Model train derailment

Ken’s been in touch with some good advice on model train derailment:


Thanks for sharing your followers’ updates so we all can benefit and gain inspiration.

In that vein, here is a video I put together about a problem with derailments that expands on one of your previous posts from Mal from North Wales.

How to stop your trains derailing

How to stop derailments part 2

He gave a very thorough treatise on derailments.

I wanted to provide some insight from this side of the pond with video footage to illustrate.

I had a specific problem with derailments, mostly at one spot on the layout, but found out it was repeated many times due to poor turnout construction.

I have been using Atlas N Scale #6 Custom Line turnouts for over 20 years and never had a problem until I started buying more in the last 10 years or so. (The newest I purchased very recently seem to be much better)

You will see in the video how I figured out the source of the problem and how I went about fixing it. Along with some description of the issues causing this to happen.

model train derailment

Trains derailed…

model train derailment

Troublesome spot…

trains running

Trains running…

Thanks and keep sharing the inspiration!

Ken from Halfmoon, NY”

A big thanks to Ken for sharing his model train derailment vid and pics.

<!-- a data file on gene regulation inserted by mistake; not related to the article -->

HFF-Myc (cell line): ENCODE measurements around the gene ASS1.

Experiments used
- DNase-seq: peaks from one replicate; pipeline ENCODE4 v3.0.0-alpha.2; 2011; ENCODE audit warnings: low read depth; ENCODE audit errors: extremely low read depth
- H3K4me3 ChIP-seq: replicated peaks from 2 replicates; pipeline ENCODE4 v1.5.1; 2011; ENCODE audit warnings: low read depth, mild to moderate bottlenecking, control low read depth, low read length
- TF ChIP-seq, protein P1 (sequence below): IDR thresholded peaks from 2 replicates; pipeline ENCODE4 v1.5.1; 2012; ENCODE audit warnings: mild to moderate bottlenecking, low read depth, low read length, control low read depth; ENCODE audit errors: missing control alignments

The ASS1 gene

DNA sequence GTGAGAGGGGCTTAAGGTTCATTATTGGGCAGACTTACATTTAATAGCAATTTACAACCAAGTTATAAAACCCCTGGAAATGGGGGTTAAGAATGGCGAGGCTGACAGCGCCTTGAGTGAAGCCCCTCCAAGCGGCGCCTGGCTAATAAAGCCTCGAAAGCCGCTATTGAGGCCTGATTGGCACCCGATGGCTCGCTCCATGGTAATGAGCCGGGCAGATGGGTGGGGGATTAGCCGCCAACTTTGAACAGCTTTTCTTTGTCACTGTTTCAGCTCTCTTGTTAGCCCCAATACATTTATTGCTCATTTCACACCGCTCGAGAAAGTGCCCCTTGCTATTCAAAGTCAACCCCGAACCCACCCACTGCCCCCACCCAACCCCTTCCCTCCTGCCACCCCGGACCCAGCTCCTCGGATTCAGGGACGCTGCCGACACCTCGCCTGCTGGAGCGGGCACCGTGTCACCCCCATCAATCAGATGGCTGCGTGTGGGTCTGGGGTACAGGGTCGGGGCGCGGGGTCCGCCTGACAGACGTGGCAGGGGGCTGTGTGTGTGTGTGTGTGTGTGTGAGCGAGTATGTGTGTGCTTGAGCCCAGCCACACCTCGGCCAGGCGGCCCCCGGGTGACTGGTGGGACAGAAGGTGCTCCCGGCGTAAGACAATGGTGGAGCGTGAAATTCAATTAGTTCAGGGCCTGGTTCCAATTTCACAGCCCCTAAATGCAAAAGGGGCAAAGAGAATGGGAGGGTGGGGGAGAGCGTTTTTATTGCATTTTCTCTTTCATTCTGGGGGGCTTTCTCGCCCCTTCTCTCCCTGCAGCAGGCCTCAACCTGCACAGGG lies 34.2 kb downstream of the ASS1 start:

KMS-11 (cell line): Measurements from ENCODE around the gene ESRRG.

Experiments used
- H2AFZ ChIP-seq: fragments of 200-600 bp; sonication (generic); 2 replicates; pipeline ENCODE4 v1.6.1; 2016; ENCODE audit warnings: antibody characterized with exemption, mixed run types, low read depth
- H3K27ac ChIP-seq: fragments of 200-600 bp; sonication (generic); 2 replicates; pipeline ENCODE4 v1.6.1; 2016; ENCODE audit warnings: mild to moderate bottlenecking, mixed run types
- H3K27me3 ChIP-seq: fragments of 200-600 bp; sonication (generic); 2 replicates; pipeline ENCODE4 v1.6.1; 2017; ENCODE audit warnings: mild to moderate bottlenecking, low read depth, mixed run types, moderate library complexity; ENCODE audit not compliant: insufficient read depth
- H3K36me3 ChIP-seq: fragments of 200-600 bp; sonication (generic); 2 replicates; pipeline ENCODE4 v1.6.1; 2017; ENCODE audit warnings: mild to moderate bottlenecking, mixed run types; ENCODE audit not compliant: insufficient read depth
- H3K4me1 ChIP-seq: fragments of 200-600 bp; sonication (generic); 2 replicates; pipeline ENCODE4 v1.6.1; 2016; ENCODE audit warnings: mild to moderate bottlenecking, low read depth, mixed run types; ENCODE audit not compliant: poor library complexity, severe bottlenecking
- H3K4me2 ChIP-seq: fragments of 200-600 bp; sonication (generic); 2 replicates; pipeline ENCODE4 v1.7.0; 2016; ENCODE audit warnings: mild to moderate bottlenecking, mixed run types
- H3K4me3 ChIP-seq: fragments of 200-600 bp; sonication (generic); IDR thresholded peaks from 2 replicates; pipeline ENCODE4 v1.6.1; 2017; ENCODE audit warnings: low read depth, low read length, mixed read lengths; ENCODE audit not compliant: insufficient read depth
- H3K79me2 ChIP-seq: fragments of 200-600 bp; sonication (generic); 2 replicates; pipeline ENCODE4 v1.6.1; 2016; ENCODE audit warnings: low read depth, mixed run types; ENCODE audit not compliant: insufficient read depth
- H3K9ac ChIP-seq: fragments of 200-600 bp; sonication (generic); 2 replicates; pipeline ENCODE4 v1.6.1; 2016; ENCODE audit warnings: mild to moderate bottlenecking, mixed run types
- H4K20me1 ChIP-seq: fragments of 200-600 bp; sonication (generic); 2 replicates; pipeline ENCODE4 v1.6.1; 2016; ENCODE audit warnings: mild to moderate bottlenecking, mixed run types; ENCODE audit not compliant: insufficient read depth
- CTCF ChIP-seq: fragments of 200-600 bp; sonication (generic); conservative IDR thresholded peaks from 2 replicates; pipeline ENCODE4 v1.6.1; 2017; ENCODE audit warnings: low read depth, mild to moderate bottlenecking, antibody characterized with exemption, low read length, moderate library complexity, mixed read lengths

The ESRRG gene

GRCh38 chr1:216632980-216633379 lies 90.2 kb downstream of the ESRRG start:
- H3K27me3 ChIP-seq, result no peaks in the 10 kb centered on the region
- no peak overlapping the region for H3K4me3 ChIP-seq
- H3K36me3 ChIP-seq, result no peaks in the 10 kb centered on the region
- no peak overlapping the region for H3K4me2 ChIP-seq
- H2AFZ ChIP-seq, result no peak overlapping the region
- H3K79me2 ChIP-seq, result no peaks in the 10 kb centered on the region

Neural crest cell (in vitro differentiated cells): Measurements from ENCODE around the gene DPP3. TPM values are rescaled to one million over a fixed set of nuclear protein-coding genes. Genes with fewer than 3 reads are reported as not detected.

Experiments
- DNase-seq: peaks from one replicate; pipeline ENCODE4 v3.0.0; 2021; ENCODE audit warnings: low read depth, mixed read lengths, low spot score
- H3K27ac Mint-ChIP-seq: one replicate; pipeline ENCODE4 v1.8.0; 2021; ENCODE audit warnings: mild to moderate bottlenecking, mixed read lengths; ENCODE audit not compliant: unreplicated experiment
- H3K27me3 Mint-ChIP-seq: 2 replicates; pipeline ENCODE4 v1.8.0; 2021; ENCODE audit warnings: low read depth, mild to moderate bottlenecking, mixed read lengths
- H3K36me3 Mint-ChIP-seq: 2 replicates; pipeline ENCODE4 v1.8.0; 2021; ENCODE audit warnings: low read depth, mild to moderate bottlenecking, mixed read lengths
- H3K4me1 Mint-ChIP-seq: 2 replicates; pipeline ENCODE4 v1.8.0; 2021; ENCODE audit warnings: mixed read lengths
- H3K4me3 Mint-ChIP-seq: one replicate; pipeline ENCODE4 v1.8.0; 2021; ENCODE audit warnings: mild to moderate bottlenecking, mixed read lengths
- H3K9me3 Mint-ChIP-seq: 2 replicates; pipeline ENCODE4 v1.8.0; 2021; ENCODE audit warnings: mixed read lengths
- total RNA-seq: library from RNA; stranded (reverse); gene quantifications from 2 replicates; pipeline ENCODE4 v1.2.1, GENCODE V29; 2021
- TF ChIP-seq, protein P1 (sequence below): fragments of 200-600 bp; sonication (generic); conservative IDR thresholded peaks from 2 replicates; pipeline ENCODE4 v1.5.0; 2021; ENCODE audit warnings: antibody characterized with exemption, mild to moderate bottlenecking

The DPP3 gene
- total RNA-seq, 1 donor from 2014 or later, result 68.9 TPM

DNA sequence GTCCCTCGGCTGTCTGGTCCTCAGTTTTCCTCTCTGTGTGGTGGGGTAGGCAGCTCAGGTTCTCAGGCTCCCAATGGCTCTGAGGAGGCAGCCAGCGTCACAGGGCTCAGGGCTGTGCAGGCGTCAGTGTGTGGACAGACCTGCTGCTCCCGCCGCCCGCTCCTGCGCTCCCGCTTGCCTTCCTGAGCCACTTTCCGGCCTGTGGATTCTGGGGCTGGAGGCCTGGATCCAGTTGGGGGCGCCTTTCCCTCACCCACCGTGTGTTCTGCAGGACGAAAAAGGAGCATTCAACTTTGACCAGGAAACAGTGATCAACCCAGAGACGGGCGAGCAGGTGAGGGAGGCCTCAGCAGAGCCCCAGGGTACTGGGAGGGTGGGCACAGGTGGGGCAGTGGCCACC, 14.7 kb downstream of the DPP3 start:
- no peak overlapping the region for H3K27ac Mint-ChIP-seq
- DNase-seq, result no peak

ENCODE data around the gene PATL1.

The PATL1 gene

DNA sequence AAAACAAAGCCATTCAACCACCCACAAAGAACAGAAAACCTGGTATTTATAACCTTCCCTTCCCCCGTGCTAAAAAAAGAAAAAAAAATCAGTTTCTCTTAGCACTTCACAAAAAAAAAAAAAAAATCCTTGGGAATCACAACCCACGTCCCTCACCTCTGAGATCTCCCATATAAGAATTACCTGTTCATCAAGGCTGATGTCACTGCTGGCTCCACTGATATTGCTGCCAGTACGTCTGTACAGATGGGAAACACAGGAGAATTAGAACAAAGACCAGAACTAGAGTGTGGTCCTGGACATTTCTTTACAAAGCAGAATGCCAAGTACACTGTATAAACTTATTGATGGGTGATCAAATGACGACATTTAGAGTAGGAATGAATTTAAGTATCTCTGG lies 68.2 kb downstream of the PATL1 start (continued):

I know it’s something that blights us all at some point – patience and persistence is the key.

(In fact, thinking about it, this whole hobby is patience and persistence.)

Ken’s post reminded me of Brian’s, which also concentrates on derailments:

Track curve radius

model railway track curve radius

Then there is Jim. He was blighted by derailments, so decided to rebuild the entire track layout. It’s a story we can all learn from:

Track layout rebuild.

model train track layout

And then on the other side of the coin, have a look at Ernie’s layout.

He forgot he left his Atlas N scale layout running and went away for 3 days.

When he got back, it was still running, no derailments!

atlas n scale sidings

Dean’s recent post come to mind too – because the weight of the cars can also be an issue:

As anyone who follows the progress on my layouts may have guessed, I tend to be cheap, buying low priced cars, then fixing them up.